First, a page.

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Annual Forage Crop Mixtures for Beef Swath Grazing & Dairy Silage

Updated: Jun 26, 2023

Collaborator: Barenbrug, USA

Location: Fairview Research Farm, NW-5-82-3-W6 on RR #35, MD of Fairview

Research Coordinator: Dr. Akim Omokanye

From: Peace Country Beef & Forage Association 2015 Annual Report

In the Peace, swath grazing annual cereal crops continues to be adopted by livestock producers as a method of extending the grazing season. Most producers use swath grazing to feed dry, mature beef cows that are in reasonable body condition. According to the Beef Cattle Research Council, research indicates that swath grazing can reduce total daily feeding cost per cow by 41 to 48%. This is based on a 78% reduction in yardage costs and a 25% reduction in feed costs. Daily feed costs range from $0.61 to $1.80 per cow, largely due to variability in the number of grazing days per acre. In collaboration with Barenbrug USA, PCBFA tested several varieties of annual crops with the objective of evaluating them for forage yield and quality for beef swath grazing and dairy silage. Barenbrug (USA) is an industry-leading plant breeding, seed production, research and marketing company.


The study site was at Fairview Research Farm (NW5-82-3W6) on RR #35, MD of Fairview. The site used was seeded to alfalfa and had been hayed for more than 10 years. Prior to seeding, soil tests at 0-6” soil depth done at Exova laboratory (Edmonton) showed an organic matter content of 3.0 % and a pH of 6.9. The site was sprayed with Roundup the fall before and worked in the spring before seeding. Thirteen (13) treatments consisting of 1 to 3 crops were arranged in a randomized complete block design in 3 replications in small plots. The check treatments (2) consisted of Gulf annual ryegrass seeded at 25 lb/acre and Tetilla annual ryegrass seeded at 25 lb/acre. Table 1 shows different treatments (crop types, crop mixtures & seeding rates).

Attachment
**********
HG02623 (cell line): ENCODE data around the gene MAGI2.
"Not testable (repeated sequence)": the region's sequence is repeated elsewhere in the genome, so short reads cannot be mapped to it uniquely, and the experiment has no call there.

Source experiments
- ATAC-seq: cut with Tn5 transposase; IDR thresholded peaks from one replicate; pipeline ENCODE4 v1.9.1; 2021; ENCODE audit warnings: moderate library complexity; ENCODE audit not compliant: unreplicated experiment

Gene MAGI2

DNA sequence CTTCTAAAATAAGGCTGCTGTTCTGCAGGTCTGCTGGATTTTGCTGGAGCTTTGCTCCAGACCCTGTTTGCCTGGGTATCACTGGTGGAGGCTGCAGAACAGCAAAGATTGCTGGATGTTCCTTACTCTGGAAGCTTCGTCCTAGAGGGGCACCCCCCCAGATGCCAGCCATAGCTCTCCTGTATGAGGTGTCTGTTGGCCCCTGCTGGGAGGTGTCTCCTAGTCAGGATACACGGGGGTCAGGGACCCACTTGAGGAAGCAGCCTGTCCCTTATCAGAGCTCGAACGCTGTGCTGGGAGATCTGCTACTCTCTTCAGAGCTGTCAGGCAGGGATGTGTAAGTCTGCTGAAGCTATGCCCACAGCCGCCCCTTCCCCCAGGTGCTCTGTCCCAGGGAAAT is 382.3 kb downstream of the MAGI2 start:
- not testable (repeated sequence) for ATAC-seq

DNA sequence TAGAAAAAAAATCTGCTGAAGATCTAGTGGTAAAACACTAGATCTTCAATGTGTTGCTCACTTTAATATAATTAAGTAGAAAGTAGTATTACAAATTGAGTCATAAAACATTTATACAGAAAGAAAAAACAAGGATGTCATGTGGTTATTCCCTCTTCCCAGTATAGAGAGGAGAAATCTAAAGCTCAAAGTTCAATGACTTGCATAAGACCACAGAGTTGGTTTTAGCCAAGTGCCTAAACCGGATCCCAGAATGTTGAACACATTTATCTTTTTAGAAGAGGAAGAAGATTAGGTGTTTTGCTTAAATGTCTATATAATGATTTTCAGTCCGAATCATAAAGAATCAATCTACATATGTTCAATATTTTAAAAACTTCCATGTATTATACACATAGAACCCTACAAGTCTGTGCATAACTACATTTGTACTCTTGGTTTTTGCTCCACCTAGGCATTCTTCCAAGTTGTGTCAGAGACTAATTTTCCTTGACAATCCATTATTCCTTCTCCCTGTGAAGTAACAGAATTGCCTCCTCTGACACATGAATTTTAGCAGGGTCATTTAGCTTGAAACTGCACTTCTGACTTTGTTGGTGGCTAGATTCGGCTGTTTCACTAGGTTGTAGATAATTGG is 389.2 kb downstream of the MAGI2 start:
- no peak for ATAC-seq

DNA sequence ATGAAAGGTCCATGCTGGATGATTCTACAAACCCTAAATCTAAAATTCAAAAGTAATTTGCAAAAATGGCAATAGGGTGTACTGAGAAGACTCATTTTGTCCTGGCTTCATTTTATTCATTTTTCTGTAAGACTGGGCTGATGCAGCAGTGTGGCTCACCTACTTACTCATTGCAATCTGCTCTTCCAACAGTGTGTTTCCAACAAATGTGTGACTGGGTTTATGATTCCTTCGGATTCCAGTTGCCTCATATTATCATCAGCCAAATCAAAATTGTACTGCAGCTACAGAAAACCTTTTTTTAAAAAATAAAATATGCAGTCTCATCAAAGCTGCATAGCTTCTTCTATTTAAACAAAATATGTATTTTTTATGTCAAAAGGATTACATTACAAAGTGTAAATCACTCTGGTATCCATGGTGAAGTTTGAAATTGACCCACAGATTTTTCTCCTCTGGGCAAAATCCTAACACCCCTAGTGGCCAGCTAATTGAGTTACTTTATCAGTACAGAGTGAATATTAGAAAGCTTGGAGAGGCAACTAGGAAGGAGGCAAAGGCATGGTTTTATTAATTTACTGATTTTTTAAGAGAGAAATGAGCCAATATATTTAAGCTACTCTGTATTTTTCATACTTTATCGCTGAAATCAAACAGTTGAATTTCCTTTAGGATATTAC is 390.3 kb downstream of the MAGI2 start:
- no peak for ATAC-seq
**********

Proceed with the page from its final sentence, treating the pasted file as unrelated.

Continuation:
Seeding was done on May 25 with a 6-row plot drill at 9 inch row spacing. Fertility according to soil test recommendations for balanced crop nutrition was 200 lb N + 96 lb P + 62 lb K + 75 lb S and applied at seeding. Roundup was used for burn off. In-crop spraying was done with 0.44 L/ha Prestige A + 1.98 L/ha Prestige B on all plots (except for plots that had T-Raptor hybrid rape (treatment 4) and brassica (treatment 6)).

Forage harvest was done on August 10, when Sundre barley was at the soft-dough stage and CDC Baler oats was at the milk stage. At harvest, samples were weighed for fresh weight and sub-samples (about 500 grams per plot) were dried for some days and later reweighed for dry matter (DM) content and DM yield estimation. Forage samples for quality tests were shipped to Rock River Laboratory Inc., Watertown, WI, US.

Moisture received from seeding to harvest was 4.57 inches. Fairview was very dry in 2015, and grasshopper infestation was very high.